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Jitti Chaithiraphant on the Art of Staging

He has completed stages at more than 50 restaurants around the country and is currently working on making craft vinegars here in Boston.

Jitti Chaithiraphant
Jitti Chaithiraphant
Katie Chudy

Jitti Chaithiraphant makes an art of out of staging. Relying on couch-surfing and staying in hostels, he's worked his way across the country. Over the past couple of years, he's staged (completed an unpaid internship in the kitchen) at over 50 restaurants. Currently, he's set his sights on a new project, making craft vinegars.

Have you always been into cooking?

I started cooking with my mom when I was young, in Thailand. Other kids would be playing, but I wanted to go grocery shopping with my mom. I always thought it was fun. Chopping garlic was always my favorite thing to do. I'd get to use to cleaver, and it was just so much fun. My mom taught me so much without even knowing it. I learned how to find the best produce. It wasn't until my second year in college when I apprenticed at Ma Maison, which was the best French restaurant in Bangkok at the time.

How did you get into staging?

I came back to cooking, and I didn't know anybody; I had no friends in the restaurant industry. I had just worked in a hotel for five years. I didn't go to cooking school, and there wasn't a book that I could find that was more about how to work in a restaurant. It was the 90s, and there wasn't much out there, so I started writing to chefs. The only ones that responded were Michael Leviton and Gordon Hamersley. I had written Michael at three in the morning, and by around 9 a.m., he called. I went [to Lumiere] to work a few months. If he had had a full-time position available, I would have stayed. I didn't want to leave. I thought his kitchen was perfect, and I felt so inspired.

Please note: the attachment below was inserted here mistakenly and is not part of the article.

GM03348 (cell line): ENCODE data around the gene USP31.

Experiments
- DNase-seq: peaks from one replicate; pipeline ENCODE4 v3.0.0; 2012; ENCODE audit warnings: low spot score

I learned to cook by watching and by being at a particular station. Before I worked at Sel de la Terre, I didn't even know how to cook meat. I was working at Sel de la Terre and doing stages at Radius in my spare time. I just had questions about food all the time, and I wanted to work for people who would let me ask lots of questions.

"I would just write to chefs that I admire, asking them if I could come in and learn. Sometimes I never heard back, but that just fueled me to write more."

How do you choose where you want to stage?

I like to cook what I like to eat. I grew up being obsessed with steak au poivre and French onion soup. Whenever my dad would take me to dinner, we'd go to French restaurants in Thailand. I would always look for these two things — and also creme brûlée. When I ate locally at Aquitaine, I thought that they had really great bistro food. When I left Lumiere, [Leviton] asked me where I wanted to go. I wanted to work at Union, so he placed a call. I interviewed and got the job.

I also studied the career paths of people that I really admire, people like Jamie Bissonnette and Jason Bond. I would just write to chefs that I admire, asking them if I could come in and learn. Sometimes I never heard back, but that just fueled me to write more. I had heard about Hugo in Portland, ME, so I wrote to Rob Evans, the owner at the time. Rob's wife wrote me, and they were so welcoming. I staged there and a couple of other places in Portland. The generosity of such chefs really started to drive me to do more.

How many stages have you done?